At the risk of appearing horribly social mediarist, I hate Twitter. I quite like Facebook. I can get on with YouTube. I find Instagram a bit poncey - but then I suppose even poncey people need somewhere to call their own (Legal notice: other forms of social media are available, but I simply can’t be bothered to find out what they are). But I cannot abide Twitter. I just cannot get on with it.
And that’s one of the problems. That was my 250-character limit right there. There is nothing you can do but be a smart arse (or plagiarise a smart arse) in 250 characters. It’s designed for people who only want the bare minimum of detail and have nothing more to say.
But the main problem is that there is just so much of it. I start reading, and an hour later I’ve read so many tweets but actually learnt nothing. It’s a bombardment of nothing - and so, so much of nothing.
The election when Trump won was one of the most depressing of recent years - it’s right down there with the worst of them, along with Brexit getting the (not very) popular vote and Jenny first appearing on The L Word. On the day Trump became President-elect, Twitter went crazy, with some 40 million tweets about the election. I couldn’t bear to watch any news at all that day, let alone read 40 million horrendously poor puns about orangeness and Top Trumps (UK only).
I have tried it. I do feature on Twitter, and every now and again I get a notification that some poor fool is eagerly awaiting my next tweet. But that tweet will never come. I went at it with some enthusiasm for the first few hours. I picked a photo to represent me and I spent a while trying to think of some exciting, meaningful, hilarious and topical inaugural tweet. Failed. Then I followed a few people and unfollowed them when I realised that they failed at writing decent tweets too. And now it’s like that empty shop on the high street. If you peer through the dirty windows of my Twitter account, you can just about see what I once sold, but now it’s just littered with unwanted post. It’s unlikely that the shop will ever be used again.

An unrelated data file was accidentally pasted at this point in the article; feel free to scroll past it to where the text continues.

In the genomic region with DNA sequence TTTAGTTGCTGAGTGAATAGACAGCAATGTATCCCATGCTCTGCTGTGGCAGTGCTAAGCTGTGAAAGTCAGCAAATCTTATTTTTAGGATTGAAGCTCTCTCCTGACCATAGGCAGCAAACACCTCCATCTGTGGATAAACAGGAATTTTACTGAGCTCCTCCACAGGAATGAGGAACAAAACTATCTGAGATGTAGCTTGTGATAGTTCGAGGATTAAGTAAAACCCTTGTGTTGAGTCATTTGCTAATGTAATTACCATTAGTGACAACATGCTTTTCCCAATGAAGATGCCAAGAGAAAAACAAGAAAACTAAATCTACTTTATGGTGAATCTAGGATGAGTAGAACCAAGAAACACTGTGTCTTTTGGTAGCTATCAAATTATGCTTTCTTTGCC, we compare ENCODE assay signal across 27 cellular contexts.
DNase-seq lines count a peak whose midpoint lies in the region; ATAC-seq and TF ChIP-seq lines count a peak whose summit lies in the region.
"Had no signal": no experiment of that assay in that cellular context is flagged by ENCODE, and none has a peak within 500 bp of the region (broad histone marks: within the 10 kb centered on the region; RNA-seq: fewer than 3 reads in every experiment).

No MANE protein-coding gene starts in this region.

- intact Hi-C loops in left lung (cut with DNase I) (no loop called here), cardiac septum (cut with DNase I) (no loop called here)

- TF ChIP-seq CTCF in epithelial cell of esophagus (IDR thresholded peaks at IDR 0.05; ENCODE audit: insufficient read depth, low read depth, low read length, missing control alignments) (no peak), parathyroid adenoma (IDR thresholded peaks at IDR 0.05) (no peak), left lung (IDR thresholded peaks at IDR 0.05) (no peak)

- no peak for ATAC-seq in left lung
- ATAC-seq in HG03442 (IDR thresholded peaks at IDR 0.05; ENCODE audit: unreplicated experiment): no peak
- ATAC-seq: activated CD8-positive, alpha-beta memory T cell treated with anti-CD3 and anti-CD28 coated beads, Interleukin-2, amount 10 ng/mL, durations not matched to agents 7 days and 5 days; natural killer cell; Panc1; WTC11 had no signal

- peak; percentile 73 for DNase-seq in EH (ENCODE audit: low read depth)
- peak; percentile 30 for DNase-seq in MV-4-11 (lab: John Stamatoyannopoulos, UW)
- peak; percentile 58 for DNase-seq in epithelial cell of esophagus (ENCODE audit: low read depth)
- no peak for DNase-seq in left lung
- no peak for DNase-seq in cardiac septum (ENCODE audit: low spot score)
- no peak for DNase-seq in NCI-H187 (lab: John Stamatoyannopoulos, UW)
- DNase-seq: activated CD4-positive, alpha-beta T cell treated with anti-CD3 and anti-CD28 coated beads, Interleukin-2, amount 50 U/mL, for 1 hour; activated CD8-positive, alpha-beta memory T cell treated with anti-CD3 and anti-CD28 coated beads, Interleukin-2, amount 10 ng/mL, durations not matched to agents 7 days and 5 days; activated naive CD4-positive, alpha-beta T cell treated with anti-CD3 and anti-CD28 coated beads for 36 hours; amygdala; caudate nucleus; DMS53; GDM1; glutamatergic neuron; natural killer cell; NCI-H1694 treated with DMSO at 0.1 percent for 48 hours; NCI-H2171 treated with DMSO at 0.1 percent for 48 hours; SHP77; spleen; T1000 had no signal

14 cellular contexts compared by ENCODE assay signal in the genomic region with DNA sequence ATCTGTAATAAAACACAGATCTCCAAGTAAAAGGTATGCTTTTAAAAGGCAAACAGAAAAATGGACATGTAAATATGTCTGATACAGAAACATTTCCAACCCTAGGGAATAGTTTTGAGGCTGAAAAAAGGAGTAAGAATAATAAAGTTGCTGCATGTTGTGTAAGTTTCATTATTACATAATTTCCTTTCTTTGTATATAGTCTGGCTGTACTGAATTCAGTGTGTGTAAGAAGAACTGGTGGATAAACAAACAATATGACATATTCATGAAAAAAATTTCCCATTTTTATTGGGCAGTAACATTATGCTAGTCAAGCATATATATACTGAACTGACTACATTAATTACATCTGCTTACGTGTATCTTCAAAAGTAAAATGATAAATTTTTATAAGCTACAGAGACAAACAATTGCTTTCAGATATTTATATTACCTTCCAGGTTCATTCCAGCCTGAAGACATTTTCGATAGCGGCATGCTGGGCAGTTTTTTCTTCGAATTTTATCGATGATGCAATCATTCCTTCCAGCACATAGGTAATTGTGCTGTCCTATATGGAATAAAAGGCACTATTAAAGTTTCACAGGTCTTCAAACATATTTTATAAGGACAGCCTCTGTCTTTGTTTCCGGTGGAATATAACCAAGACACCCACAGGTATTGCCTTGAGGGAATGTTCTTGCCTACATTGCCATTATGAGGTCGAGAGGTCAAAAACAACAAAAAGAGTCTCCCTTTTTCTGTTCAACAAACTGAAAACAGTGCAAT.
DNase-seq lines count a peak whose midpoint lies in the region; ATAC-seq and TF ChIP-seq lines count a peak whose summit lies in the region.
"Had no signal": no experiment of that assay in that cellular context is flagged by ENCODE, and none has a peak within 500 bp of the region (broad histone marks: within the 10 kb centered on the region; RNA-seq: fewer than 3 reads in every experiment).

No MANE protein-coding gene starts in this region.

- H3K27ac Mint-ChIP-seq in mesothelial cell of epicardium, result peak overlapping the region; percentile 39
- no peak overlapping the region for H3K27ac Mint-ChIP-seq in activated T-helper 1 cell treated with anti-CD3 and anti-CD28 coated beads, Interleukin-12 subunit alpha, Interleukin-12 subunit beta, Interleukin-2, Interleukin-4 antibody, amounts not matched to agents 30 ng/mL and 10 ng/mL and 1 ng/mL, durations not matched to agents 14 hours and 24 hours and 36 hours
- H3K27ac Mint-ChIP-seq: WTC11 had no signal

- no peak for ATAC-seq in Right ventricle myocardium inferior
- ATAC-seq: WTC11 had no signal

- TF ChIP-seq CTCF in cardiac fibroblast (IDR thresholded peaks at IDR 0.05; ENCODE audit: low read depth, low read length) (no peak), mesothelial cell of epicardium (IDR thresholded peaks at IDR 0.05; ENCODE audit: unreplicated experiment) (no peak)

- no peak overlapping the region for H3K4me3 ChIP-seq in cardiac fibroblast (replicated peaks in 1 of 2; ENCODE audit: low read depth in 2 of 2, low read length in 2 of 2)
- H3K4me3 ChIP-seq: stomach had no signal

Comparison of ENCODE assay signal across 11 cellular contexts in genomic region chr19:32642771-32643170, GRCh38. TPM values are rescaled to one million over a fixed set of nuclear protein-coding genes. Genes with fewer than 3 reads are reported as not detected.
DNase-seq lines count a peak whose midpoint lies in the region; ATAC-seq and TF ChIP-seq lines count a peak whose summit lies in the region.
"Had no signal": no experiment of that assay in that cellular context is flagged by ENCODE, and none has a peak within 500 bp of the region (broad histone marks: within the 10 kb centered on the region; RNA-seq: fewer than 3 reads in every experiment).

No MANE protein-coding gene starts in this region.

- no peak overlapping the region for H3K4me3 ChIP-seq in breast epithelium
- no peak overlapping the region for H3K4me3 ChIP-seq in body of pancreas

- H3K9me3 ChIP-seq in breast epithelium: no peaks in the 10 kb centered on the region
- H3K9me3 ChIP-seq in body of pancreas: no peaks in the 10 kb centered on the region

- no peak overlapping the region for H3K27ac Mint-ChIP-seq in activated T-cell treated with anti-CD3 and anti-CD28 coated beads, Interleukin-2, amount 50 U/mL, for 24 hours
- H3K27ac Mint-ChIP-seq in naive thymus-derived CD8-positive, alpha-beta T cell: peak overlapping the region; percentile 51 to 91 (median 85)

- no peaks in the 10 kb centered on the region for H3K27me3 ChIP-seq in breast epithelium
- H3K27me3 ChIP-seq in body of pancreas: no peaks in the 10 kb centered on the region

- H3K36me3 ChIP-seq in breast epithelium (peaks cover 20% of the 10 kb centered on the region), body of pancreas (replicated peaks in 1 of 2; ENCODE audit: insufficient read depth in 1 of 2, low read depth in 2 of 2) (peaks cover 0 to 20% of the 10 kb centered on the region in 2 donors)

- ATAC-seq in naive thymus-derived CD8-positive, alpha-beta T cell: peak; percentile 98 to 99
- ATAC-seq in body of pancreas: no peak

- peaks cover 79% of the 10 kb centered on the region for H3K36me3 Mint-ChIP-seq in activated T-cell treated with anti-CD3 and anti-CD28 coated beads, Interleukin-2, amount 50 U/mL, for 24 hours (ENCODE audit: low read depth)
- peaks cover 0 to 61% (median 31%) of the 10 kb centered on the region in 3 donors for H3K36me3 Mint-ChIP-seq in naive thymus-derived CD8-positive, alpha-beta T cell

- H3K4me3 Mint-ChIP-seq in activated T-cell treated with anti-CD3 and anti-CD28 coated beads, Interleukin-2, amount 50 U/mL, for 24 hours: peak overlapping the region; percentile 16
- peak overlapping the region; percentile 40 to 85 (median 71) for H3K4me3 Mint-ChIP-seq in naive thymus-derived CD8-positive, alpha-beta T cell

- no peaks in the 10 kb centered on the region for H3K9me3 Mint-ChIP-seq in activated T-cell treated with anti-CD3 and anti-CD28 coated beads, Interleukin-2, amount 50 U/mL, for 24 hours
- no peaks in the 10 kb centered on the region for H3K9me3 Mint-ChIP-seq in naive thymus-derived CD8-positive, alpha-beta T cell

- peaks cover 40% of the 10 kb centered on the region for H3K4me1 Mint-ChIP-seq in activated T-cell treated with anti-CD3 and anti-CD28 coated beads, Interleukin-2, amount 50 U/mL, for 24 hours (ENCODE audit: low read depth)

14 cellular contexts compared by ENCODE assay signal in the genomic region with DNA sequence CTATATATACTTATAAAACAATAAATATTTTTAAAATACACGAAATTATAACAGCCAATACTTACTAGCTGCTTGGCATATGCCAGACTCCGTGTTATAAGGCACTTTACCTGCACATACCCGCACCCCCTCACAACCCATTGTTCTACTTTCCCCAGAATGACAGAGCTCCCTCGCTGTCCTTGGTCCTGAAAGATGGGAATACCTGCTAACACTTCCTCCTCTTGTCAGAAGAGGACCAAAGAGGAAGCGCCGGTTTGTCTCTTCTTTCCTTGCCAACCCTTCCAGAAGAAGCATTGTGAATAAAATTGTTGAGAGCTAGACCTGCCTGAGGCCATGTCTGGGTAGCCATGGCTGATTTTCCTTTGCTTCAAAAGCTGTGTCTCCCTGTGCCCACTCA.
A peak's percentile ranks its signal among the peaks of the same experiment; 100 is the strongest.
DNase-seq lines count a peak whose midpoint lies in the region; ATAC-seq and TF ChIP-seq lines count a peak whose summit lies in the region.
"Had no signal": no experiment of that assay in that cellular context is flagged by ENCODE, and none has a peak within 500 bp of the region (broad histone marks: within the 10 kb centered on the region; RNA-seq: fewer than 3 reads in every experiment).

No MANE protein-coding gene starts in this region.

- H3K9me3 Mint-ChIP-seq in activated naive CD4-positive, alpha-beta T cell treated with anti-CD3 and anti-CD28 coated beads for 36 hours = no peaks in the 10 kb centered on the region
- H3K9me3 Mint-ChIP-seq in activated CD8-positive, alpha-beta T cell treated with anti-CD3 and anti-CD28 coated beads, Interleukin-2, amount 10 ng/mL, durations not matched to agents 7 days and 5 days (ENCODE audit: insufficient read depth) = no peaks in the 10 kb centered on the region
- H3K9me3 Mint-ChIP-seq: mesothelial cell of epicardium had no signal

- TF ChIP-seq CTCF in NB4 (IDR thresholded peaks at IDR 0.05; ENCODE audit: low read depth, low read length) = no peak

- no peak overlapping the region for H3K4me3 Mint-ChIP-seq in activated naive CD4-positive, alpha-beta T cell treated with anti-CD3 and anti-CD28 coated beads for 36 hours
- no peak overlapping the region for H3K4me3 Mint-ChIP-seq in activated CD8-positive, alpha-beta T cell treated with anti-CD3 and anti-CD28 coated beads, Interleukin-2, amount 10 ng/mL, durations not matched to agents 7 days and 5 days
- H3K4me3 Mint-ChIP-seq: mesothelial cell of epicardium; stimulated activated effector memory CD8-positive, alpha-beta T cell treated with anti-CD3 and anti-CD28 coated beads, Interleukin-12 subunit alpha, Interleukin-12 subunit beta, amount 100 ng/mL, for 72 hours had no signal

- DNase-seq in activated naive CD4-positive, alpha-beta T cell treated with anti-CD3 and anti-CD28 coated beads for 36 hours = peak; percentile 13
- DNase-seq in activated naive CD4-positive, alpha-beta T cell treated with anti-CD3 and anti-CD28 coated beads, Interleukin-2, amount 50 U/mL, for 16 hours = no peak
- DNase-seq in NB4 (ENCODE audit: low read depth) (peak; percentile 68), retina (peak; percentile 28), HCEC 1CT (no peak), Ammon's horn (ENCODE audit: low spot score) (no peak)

Having said all of that, my hard ice-cold Twitter heart melted slightly recently, and I found myself wondering if there were half-decent people Twittering after all.
A teacher concerned about one of her pupils wrote: “Sadly a little boy I teach, Charlie, who is also a dear family friend is sadly being bullied at school for his love of MT, being called gay, fat, stupid….the list goes on. Today he was beaten up by 6 boys and left curled up, crying.”
And then loads and loads of people responded with the most heart-warming videos and messages to make Charlie smile. Apparently, lots of these people are very famous in the world of MT (Musical Theatre. See, I looked it up so you don’t have to…), which made it incredibly special for Charlie, who deserves all the happiness he can get.
Bullying is an age-old problem, and we’ve so far failed to get any sort of grasp on how we get rid of it. But if social media can help those who are suffering bullying, at least that’s a step in the right direction. Even if it means I have to go onto Twitter to find out what it’s all about.
Many thanks to all you MT celebrities who came to Charlie’s aid.
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